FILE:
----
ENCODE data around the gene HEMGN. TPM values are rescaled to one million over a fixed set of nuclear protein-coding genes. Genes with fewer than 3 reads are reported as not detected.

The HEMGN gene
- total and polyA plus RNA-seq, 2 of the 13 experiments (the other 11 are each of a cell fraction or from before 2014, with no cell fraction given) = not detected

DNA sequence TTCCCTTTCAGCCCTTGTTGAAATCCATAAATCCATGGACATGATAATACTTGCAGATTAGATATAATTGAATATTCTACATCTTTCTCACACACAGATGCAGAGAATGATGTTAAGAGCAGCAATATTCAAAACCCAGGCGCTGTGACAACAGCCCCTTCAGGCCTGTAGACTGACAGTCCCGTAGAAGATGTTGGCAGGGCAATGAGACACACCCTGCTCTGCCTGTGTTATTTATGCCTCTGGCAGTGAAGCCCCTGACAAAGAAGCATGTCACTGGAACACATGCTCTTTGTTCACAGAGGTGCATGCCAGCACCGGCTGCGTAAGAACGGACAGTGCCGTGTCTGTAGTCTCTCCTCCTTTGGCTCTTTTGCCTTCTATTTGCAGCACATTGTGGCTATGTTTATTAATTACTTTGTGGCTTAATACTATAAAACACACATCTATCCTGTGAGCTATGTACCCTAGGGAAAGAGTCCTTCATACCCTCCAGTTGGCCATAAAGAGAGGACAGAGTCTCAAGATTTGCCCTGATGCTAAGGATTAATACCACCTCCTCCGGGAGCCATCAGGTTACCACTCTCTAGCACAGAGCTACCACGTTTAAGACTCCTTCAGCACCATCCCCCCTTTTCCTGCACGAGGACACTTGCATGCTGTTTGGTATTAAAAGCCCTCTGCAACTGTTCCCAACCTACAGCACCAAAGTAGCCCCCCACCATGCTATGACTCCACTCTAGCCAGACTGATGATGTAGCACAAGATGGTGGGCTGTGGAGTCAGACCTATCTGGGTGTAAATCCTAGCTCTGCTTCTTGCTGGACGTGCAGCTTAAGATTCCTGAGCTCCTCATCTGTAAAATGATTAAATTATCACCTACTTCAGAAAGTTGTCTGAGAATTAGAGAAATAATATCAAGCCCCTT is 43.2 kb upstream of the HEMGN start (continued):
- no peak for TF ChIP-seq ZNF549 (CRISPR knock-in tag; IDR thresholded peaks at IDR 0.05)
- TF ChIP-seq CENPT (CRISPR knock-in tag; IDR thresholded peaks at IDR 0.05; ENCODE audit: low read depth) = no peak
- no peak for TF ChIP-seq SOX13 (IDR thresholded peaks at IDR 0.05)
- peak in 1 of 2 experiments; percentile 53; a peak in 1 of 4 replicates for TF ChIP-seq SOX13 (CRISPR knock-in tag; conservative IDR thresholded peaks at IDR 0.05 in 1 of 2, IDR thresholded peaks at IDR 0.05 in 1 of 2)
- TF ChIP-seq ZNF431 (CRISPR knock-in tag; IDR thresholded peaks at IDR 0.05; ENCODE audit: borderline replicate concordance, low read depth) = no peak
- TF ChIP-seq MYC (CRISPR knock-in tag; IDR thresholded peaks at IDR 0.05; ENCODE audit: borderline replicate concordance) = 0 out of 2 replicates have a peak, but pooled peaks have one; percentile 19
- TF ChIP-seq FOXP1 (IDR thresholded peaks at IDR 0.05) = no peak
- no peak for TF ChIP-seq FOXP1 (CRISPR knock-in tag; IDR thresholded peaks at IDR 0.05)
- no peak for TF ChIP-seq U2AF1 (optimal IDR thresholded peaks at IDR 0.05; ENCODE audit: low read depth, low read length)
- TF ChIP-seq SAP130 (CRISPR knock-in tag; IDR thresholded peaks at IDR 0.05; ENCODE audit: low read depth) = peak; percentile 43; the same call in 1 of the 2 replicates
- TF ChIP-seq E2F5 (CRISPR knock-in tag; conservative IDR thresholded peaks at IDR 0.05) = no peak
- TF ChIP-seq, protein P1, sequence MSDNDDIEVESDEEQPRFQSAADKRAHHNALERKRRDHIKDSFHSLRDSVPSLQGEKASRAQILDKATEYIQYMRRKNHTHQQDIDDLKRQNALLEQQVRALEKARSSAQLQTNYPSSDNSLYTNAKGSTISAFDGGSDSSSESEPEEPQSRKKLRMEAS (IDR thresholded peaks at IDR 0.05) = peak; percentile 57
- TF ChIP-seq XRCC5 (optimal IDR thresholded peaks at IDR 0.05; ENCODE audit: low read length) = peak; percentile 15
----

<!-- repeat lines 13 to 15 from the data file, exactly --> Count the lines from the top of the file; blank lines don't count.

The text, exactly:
- no peak for TF ChIP-seq U2AF1 (optimal IDR thresholded peaks at IDR 0.05; ENCODE audit: low read depth, low read length)
- TF ChIP-seq SAP130 (CRISPR knock-in tag; IDR thresholded peaks at IDR 0.05; ENCODE audit: low read depth) = peak; percentile 43; the same call in 1 of the 2 replicates
- TF ChIP-seq E2F5 (CRISPR knock-in tag; conservative IDR thresholded peaks at IDR 0.05) = no peak